You can always use this boilerplate as inspiration, but it works best for smaller libraries. If you're building a full-scale webapp, you will likely need to make more changes to the build system. This is because the boilerplate only deals with JavaScript; common build tasks like CSS preprocessing, image minification, or HTML template building are intentionally omitted from this boilerplate.

There are so many different preferences and needs when it comes to building a webapp, it wouldn't make sense to pick any one configuration for this boilerplate.

In the broader scheme of things, there's been discussion in the JavaScript community over whether or not boilerplates are good, or if they are bad. There's no denying that you might could yourself lost is you pick this up without much experience with the tools used in this project. But it could also save you a lot of time if you're simply trying to get a build system set up and running.

Even if you don't intend to use this boilerplate, I believe that boilerplates are useful as an example and as a source of inspiration. I encourage you to look through the current state of the project, and through its history, to see different ways to use Babel with various tools!

What's the browser compatibility?

As a rule of thumb, Babel is most reliable in IE9 and above.

Are there examples?

Quite a few. Check them out on the wiki.

Is there a version for Node-only projects?

There is not a maintained version for Node-only projects. As of Node v6, many of the most commonly used ES2015 features are now supported natively in Node. I strongly recommend that you weigh the pros and cons of adding a transpiling step to your server-side code!

What's the cost of transpiling?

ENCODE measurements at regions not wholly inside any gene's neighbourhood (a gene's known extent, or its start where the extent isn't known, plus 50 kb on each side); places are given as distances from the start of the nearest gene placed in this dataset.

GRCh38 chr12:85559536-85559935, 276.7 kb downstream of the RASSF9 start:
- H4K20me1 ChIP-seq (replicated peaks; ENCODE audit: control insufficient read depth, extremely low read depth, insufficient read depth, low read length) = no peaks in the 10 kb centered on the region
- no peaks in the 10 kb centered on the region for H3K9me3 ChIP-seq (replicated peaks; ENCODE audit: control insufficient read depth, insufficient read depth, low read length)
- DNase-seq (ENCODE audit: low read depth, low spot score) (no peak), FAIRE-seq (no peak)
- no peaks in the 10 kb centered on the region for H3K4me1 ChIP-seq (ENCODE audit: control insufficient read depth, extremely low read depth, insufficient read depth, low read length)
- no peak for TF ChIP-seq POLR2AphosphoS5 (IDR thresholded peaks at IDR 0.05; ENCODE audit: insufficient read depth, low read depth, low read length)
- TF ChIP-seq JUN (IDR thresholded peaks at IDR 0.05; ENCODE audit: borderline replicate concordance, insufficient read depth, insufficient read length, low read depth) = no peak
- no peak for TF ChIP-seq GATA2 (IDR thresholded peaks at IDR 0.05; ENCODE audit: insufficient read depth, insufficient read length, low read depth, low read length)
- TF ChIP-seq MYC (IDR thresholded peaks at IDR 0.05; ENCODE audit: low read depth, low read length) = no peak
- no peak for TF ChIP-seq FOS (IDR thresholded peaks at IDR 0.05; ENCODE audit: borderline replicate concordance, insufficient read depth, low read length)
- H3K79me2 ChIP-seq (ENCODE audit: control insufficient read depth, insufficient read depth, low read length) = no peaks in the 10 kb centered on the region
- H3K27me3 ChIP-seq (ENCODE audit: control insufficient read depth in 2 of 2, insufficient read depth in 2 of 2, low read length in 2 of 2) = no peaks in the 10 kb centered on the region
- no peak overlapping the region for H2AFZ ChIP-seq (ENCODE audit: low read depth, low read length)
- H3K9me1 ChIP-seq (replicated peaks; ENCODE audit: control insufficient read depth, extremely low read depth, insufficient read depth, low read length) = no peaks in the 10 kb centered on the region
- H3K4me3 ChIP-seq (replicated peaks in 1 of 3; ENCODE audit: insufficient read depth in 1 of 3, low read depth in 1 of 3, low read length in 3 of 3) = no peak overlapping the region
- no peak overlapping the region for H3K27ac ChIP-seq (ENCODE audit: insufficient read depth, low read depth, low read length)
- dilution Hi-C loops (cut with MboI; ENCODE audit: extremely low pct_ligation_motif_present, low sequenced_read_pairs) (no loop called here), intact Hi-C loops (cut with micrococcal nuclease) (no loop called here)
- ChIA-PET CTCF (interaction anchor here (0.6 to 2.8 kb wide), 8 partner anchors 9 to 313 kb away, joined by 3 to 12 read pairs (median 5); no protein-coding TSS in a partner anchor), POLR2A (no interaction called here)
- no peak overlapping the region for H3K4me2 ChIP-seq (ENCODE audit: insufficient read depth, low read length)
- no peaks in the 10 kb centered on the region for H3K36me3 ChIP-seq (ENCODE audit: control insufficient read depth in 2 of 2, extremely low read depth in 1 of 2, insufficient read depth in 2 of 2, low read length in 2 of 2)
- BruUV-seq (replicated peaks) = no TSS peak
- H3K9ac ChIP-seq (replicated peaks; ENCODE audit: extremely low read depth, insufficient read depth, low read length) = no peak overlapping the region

A thorough analysis of this question can be found here.

How can I use this with React?

Do you wish to use JSX? If the answer is no, then there is nothing that you need to do. If the answer is yes, then you need to install the babel-preset-react, and add it to your .babelrc file.

An example .babelrc file with this preset configured can be seen here.

How can I export my library without the "default" property?

As stated here, https://github.com/59naga/babel-plugin-add-module-exports:

Babel@6 doesn't export default module.exports any more So just npm install babel-plugin-add-module-exports --save-dev and then add it to your .babelrc file:

{
  "presets": ["latest"],
  "plugins": [
    "add-module-exports",
    "transform-es2015-modules-umd"
  ]
}

Troubleshooting

Accessing the window or DOM in tests isn't working

The tests run in Node, which has neither a window nor the DOM. To access the DOM, you'll need to do a bit of configuration. The quickest solution would be to add JSDom. The test setup file has a comment on the easiest way to get JSDom up-and-running (it takes all of 10 seconds).

Alternatively, you could set up PhantomJS to run the tests in a headless webkit environment, or set up Karma to run the tests in real browsers.

Customizing

This boilerplate is, to a degree, customizable. To make changes, find what you're looking to do below and follow the instructions.

I want to change the primary source file

The primary source file for the library is src/index.js. Only the files that this file imports will be included in the final build. To change the name of this entry file:

  1. Rename the file
  2. Update the value of entryFileName in package.json under babelBoilerplateOptions

I want to change the destination file name or directory

  1. Update main in package.json

I want to change what variable my module exports

MyLibrary is the name of the variable exported from this boilerplate. You can change this by following these steps:

  1. Ensure that the variable you're exporting exists in your scripts
  2. Update the value of exportVarName in package.json under babelBoilerplateOptions
  3. Check that the unit tests have been updated to reference the new value

I don't want to export a variable

When prompted for the name of the library's main variable, leave the response empty.

My library depends on an external module

Install the module and use it in your scripts like usual. Then, go into the Gulpfile and add the externals to the Webpack build options.

If you want to access the module itself in your unit test files, you will need to set up the test environment to support the module. To do this:

  1. Load the module in the test setup file.
  2. Add any imported variables to globals object in the test globals JSON.